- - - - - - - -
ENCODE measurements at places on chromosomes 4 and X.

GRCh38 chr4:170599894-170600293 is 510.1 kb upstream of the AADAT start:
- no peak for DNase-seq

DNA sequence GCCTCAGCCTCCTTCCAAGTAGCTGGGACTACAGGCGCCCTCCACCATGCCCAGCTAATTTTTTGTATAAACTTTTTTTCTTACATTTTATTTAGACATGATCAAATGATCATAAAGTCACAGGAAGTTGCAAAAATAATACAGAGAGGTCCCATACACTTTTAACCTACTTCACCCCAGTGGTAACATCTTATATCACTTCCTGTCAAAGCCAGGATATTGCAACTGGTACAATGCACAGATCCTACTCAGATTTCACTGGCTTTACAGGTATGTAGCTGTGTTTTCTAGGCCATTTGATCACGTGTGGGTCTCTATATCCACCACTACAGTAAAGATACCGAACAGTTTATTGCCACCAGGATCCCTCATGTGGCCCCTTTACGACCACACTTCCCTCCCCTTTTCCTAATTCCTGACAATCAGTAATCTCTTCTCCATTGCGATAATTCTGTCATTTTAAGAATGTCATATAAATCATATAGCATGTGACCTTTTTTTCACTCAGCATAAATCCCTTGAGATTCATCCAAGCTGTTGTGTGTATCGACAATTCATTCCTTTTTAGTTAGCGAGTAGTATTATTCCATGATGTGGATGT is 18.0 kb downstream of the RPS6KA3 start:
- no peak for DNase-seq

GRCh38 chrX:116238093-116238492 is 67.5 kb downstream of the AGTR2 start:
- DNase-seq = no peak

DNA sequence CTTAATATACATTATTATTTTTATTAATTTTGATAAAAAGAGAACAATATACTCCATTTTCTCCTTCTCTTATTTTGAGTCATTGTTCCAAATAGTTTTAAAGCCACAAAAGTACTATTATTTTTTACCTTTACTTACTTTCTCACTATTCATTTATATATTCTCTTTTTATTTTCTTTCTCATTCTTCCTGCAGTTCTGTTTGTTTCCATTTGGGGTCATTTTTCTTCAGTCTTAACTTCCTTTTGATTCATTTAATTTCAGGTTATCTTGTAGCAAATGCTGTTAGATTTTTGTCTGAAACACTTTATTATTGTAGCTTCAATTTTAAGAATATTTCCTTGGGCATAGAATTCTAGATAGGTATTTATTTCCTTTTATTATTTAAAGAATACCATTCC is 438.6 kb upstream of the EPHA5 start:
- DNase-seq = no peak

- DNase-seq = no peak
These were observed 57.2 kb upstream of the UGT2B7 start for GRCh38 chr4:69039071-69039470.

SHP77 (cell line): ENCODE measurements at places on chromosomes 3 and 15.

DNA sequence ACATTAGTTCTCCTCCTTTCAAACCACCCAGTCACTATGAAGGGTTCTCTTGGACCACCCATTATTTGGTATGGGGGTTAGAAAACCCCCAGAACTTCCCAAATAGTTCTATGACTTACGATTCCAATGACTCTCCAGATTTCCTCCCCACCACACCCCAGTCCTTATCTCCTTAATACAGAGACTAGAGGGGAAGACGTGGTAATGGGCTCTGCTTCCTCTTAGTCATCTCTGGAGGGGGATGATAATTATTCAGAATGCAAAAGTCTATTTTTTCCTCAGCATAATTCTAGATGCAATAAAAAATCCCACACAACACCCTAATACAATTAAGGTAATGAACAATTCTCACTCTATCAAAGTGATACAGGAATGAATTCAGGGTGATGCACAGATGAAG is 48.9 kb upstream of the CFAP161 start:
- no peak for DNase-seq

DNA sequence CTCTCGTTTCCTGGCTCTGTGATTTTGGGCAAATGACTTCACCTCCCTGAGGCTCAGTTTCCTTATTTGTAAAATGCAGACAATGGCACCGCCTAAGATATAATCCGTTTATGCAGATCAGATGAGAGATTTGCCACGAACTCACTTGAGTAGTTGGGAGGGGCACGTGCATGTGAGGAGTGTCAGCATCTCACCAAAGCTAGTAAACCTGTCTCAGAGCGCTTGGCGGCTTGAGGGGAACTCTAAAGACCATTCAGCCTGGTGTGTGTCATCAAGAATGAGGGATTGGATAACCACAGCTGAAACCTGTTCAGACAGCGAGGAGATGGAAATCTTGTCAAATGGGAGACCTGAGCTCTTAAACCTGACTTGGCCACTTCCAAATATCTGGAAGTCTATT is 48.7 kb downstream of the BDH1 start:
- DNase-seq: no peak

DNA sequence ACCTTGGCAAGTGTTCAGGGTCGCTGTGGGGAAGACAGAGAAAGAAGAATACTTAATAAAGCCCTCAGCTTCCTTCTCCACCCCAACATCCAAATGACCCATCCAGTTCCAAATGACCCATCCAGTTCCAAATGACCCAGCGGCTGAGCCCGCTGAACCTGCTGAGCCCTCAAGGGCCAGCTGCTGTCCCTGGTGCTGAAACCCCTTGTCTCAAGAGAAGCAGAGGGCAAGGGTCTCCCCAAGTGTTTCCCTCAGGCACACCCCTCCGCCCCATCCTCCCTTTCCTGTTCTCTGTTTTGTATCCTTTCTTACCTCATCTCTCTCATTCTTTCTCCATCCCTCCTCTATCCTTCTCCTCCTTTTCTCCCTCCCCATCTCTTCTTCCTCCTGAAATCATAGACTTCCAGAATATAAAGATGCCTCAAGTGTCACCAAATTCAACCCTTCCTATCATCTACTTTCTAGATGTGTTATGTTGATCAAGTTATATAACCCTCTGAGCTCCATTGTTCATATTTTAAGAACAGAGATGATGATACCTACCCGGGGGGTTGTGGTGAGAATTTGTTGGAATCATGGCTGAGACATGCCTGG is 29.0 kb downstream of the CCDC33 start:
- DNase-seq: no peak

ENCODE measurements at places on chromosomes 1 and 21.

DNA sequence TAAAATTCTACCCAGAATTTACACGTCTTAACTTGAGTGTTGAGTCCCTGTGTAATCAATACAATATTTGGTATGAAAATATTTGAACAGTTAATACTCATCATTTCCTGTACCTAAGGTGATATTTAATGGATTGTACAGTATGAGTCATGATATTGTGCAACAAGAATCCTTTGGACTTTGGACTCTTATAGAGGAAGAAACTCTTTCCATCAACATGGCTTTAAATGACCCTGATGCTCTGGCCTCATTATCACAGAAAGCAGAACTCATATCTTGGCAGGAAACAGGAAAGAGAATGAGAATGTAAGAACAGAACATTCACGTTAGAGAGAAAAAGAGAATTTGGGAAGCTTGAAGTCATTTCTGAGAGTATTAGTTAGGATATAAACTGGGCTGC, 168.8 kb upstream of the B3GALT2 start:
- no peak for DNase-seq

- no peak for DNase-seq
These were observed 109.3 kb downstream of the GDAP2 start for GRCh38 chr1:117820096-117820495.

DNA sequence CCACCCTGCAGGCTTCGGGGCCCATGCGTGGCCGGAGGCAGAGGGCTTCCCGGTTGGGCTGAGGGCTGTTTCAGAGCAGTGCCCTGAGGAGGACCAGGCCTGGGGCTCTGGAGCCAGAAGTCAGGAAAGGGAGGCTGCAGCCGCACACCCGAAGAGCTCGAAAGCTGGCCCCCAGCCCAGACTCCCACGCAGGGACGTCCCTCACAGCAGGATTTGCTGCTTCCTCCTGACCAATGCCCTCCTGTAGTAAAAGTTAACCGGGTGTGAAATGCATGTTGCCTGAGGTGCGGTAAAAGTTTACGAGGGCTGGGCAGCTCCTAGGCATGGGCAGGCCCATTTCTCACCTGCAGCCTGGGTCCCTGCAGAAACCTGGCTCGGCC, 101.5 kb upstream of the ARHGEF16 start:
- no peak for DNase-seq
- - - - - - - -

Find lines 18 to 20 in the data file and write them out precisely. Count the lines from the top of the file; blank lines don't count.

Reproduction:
- DNase-seq: no peak

ENCODE measurements at places on chromosomes 1 and 21.

DNA sequence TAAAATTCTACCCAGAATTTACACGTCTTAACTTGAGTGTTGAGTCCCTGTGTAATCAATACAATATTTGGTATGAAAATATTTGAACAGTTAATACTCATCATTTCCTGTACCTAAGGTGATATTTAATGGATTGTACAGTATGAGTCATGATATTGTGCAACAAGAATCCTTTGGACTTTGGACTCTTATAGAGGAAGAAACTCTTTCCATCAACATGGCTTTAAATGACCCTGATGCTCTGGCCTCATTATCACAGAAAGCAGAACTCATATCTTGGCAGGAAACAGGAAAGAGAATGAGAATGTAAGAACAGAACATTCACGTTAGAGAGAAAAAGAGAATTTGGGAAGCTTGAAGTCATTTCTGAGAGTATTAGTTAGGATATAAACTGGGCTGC, 168.8 kb upstream of the B3GALT2 start: